From left Lisa McNiven, Governor’s Commission on Disability, Disability Systems Coordinator, and Julian Klenck, interpreter, simulated blindness on their Amazing Roswell Mysteries Adventure tour Monday. (Jonathan Entzminger Photo)
Have you ever wondered what goes on in the mind [auth] of a schizophrenic?
What it would be like to lose one of your five senses, such as sight or sound, or commute around Roswell in a wheelchair for a day? On Monday, participants in the Roswell Convention and Civic Centerâ€™s Amazing Roswell Mysteries Adventures, in conjunction with organizers for Disability Employment Awareness Month, spent a few hours experiencing life as a disabled person.
â€œThis has really helped me understand more [about] the behavioral disabilities that people have and itâ€™s tiring,â€ said John Block III, deputy director of the New Mexico Governorâ€™s Commission on Disability. Two teams of adventurers began the day by riding a southbound bus to their starting locations for their adventure.
They visited various areas of Roswell, including the fire and police stations, UFO Museum and Research Center, Roswell Police Department, Eastern New Mexico University-Roswell and K-Mart. While on their excursions, some adventurers wore blinding black shades and used a walking stick to simulate blindness. Others sat in wheelchairs, or listened to audio MP3 tracks of noises, sounds and voices that a schizophrenic may hear.
â€œThe challenging part for me was not being able to see my language â€” being able to communicate receptively,â€ said Lisa McNiven, 45, a hearing impaired woman and Governorâ€™s Commission on Disability Systems Coordinator. â€œIt was difficult for me to be able to feel the language â€” to be able to understand what was being said. Most of the time, I didnâ€™t understand. I got tired … I got a little bit frustrated [at] times, because I wanted to know what was being said.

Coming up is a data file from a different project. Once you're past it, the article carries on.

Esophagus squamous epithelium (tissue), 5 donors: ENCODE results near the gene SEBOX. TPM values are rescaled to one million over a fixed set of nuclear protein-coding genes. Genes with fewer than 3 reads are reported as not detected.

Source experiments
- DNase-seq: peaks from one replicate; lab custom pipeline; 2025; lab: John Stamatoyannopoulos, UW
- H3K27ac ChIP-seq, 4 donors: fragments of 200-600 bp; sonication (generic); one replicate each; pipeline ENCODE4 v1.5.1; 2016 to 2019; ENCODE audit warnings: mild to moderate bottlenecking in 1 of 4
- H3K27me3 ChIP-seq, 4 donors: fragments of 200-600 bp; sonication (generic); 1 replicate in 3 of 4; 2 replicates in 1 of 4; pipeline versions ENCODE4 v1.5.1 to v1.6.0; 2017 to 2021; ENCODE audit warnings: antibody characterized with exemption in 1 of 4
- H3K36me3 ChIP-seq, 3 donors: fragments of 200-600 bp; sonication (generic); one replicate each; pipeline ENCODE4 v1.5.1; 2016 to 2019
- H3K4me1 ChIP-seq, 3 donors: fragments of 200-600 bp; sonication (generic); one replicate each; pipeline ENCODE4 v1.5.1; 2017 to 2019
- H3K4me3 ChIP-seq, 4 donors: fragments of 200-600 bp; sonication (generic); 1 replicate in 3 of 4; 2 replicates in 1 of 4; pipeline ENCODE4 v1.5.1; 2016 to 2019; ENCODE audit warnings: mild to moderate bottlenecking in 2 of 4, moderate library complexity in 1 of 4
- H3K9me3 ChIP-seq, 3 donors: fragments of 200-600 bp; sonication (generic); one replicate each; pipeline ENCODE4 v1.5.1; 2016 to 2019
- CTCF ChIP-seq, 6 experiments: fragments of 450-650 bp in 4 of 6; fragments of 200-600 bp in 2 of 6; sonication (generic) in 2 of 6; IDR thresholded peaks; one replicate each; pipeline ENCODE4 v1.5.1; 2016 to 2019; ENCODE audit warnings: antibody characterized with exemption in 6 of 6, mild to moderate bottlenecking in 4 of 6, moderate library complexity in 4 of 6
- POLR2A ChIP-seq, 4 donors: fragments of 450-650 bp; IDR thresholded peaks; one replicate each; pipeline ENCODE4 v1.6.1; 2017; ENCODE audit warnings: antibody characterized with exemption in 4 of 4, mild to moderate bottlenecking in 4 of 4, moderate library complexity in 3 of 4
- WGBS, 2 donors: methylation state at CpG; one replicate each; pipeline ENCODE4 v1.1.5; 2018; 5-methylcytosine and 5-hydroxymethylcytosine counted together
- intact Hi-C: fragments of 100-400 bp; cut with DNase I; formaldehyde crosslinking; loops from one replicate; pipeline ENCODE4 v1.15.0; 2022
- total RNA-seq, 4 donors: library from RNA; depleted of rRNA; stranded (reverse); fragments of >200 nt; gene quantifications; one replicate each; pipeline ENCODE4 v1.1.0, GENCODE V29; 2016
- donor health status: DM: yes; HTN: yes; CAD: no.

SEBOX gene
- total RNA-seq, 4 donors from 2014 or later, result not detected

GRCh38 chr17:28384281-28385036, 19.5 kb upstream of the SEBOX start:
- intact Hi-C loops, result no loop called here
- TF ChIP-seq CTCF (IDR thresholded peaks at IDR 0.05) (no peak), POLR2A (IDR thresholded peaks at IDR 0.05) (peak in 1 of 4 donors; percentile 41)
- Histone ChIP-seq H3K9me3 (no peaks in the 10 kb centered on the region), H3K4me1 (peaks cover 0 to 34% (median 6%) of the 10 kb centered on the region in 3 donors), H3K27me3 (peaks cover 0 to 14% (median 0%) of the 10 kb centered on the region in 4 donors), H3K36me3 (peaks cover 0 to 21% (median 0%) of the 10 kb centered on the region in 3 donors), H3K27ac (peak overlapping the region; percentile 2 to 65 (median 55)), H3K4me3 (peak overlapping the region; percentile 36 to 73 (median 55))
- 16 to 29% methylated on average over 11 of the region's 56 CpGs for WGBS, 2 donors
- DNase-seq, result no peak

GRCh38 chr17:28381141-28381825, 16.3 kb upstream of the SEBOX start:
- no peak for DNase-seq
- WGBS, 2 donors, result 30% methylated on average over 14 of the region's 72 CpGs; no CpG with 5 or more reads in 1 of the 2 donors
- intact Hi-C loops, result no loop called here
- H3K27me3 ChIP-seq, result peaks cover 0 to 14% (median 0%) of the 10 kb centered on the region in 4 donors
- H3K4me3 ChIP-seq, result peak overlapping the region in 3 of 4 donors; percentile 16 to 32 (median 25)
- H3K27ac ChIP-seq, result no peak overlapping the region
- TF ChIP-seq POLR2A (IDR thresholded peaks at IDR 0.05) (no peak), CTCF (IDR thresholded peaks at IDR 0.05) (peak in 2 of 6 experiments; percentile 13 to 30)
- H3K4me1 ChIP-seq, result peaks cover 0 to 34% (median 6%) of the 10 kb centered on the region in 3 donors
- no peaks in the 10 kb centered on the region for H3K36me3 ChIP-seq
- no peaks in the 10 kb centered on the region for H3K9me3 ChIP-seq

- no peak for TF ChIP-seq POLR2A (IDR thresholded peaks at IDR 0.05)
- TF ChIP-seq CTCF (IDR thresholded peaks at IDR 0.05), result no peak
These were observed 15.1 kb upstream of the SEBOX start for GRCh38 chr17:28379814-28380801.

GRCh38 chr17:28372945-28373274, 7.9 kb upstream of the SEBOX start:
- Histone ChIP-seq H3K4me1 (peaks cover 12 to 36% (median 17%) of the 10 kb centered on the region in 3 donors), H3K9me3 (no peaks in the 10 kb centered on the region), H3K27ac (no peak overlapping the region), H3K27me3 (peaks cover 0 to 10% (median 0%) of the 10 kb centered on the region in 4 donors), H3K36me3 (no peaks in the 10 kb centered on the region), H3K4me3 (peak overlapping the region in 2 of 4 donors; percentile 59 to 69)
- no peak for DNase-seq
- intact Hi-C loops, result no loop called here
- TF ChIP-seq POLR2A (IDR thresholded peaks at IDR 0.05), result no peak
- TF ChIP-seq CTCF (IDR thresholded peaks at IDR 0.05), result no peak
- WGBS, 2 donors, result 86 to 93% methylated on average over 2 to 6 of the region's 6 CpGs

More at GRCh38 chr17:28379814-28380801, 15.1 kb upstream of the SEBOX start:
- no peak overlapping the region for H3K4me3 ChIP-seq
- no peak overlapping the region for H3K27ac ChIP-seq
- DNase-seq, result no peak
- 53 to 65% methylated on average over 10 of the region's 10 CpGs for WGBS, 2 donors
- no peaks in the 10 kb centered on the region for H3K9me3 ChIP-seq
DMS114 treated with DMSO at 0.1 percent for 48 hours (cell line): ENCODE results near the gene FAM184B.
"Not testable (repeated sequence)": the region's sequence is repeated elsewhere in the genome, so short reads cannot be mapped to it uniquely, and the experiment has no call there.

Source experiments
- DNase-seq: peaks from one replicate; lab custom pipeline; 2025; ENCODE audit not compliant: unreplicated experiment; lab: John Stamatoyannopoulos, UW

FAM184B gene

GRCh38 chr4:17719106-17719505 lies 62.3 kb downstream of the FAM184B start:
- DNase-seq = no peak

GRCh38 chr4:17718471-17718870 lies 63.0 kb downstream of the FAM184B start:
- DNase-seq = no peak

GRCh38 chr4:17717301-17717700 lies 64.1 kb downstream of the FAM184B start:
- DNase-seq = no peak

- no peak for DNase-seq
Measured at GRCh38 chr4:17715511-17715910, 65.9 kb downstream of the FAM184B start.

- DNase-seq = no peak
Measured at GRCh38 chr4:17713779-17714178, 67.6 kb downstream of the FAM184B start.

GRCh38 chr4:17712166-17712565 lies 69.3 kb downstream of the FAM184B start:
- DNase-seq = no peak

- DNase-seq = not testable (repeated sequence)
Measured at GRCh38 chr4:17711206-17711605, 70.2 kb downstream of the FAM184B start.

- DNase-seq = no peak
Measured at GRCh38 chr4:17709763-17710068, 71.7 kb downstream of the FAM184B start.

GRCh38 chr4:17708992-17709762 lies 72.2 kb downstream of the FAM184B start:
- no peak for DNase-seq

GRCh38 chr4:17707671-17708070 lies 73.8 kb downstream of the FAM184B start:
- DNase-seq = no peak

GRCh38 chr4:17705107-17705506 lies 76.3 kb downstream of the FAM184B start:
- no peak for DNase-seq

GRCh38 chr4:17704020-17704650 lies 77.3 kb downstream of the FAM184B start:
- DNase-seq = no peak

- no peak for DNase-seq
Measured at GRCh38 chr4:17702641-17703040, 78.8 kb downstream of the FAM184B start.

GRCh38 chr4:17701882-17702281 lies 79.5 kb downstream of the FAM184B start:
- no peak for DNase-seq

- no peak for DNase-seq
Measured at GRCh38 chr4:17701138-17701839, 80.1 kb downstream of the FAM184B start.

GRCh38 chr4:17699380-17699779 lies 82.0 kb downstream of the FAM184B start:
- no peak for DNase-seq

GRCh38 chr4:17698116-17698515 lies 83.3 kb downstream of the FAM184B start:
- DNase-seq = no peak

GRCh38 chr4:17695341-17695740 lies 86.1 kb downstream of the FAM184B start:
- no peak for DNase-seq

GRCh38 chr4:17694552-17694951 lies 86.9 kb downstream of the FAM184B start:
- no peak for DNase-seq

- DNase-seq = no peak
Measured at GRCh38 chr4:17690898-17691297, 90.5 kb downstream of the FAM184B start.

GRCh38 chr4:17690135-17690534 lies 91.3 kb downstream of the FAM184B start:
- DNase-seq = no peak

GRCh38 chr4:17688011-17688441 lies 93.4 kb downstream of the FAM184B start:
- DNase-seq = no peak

It was an eye-opening experience for me, even realizing that people who are deaf and blind have more challenges than even those who are just blind or just deaf.â€ Upon arrival at each location, adventurers were given instructions to ask each business or agency about their accommodations for people with disabilities. Adventurers asked questions about handicap accessibility at the entrances and exits of buildings, and policies and procedures for assisting and rescuing individuals with disabilities in the case of an emergency, among other things.
â€œThe people at the museum were nice, and I thought the fire department presentation was very good–to interact between the disability community and the fire department â€” I think thatâ€™s important,â€ McNiven said. Participants in the Mondayâ€™s tour represented several parts of New Mexico, including Albuquerque, Clovis, Roswell and Santa Fe.
The event was sponsored by more than 30 local and state organizations, including CHOICES, Focus On Abilities, New Mexico Commission for the Blind and Chaves County New Mexico Workforce Connection. In addition to Mondayâ€™s tour, organizers for the event are hosting a conference on Tuesday, â€œDisability Awareness Day: Focusing on Abilities,â€ which starts at 8 a.m. The conference will be emceed by Sen. Rod Adair, and will feature a series of proclamations by various local and state government organizations. David Brown, Regional Information Technology Coordinator for the Eastern Plains Council of Government in Clovis, will deliver a special address.The keynote speaker will be Allen Anderson, president of Employment Management Professionals in Toronto.
If you are a person with a disability and would like to be identified by law enforcement during a medical emergency as such, call the fire department dispatch at 624-7590. Information is kept confidential and will not be shared with anyone outside of emergency services. For more information about Tuesdayâ€™s conference, including accommodations for the disabled, contact CHOICES at 627-6727, or Terri Douglass at 624-6024 or by e-mail at firstname.lastname@example.org.